The overture is a fine one, with the rising arpeggios of the slow opening creating a suitably mystical mood. The imitative second section is busy, containing much interplay between the four instrumental lines, and setting off the dropping sequences of continuous quavers against a smoother, more syncopated countersubject. The slow opening arpeggios return, and the strings provide a sumptuous accompaniment to the bass solo, originally written for John Gostling: once again, the composer stretches his friend and colleague’s wide vocal range to its furthest extremes. Purcell’s ability to convey in music both the miracle and the majesty of the birth is especially remarkable. The two other solo voices enter in joyful triple time bearing the glad tidings, and the section concludes with a graceful string ritornello.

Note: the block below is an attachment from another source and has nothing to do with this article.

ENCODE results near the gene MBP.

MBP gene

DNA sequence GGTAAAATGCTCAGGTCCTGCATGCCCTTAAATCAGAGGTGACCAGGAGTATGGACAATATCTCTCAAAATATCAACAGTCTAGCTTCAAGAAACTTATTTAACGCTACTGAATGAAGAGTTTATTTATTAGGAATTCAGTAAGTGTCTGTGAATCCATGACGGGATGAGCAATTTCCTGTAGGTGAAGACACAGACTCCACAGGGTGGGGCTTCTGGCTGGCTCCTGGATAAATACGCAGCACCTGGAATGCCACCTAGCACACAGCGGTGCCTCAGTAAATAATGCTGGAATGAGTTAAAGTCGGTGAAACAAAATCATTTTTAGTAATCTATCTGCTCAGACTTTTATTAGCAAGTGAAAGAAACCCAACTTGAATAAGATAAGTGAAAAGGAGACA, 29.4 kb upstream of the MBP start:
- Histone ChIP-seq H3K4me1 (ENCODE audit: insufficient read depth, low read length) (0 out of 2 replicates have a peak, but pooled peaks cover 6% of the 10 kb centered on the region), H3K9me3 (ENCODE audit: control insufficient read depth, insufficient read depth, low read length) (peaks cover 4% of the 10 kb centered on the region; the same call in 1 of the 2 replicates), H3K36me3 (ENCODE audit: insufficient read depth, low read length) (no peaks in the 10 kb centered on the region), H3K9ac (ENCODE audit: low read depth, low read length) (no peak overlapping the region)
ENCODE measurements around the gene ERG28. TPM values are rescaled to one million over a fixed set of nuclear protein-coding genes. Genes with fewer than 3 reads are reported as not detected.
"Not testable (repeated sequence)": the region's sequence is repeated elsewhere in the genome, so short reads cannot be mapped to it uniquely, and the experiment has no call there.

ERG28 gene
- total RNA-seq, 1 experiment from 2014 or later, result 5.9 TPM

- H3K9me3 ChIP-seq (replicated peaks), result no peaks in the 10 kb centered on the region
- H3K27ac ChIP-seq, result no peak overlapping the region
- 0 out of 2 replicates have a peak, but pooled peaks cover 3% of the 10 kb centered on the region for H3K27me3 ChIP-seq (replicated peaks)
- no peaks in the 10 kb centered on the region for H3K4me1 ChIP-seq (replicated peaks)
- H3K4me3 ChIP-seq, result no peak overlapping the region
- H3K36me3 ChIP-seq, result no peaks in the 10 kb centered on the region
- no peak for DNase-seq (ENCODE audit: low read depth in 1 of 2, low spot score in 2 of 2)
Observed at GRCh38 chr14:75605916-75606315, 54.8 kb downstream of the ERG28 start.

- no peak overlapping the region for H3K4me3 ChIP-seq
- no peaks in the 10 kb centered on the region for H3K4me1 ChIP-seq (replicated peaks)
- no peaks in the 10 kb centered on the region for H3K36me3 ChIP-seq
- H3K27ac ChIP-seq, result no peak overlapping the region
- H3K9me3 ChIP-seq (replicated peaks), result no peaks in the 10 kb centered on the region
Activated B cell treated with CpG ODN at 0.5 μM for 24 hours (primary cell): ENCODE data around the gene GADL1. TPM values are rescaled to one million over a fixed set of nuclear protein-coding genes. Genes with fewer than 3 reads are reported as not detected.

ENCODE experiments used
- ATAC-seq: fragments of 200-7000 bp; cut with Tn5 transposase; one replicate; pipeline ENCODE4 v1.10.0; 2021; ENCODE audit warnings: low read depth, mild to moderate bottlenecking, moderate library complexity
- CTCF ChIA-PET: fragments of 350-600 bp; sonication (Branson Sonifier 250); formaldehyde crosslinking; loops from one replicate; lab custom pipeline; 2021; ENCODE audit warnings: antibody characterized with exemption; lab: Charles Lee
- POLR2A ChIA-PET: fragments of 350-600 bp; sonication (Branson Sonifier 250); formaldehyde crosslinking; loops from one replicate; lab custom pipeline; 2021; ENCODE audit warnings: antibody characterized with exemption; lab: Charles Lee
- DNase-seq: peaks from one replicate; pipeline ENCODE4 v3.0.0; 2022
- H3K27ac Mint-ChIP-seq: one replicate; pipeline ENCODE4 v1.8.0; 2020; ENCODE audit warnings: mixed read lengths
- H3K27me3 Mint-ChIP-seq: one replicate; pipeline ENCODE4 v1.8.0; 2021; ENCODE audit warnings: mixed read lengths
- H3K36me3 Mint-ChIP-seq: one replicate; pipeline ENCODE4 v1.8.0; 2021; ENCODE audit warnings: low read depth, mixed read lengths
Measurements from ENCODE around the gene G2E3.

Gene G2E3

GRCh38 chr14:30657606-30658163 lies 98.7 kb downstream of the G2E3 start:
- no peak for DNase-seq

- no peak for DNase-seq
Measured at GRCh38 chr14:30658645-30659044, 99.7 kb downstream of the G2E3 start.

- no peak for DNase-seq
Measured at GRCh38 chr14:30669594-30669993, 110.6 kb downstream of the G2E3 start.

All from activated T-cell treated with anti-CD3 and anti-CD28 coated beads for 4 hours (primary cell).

The heavenly host arrives, first in the form of the soloists, then with the block chords majestically taken on by the full choir. ‘And on earth, peace, good will’ is set to a gently swinging triple-time metre, which is interrupted by the choir in a brighter key. Once again the triple metre takes over, only to be interrupted again by the heavenly host. This time the choir alternate with the soloists in bringing ‘peace, good will towards men’, and the strings close matters with another elegantly poised ritornello. Soloists and strings answer each other in joyful Alleluias, but it is Purcell’s heavenly choir which has the last say as they glorify ‘God on high’ in ringing block chords.
from notes by Robert King © 1993
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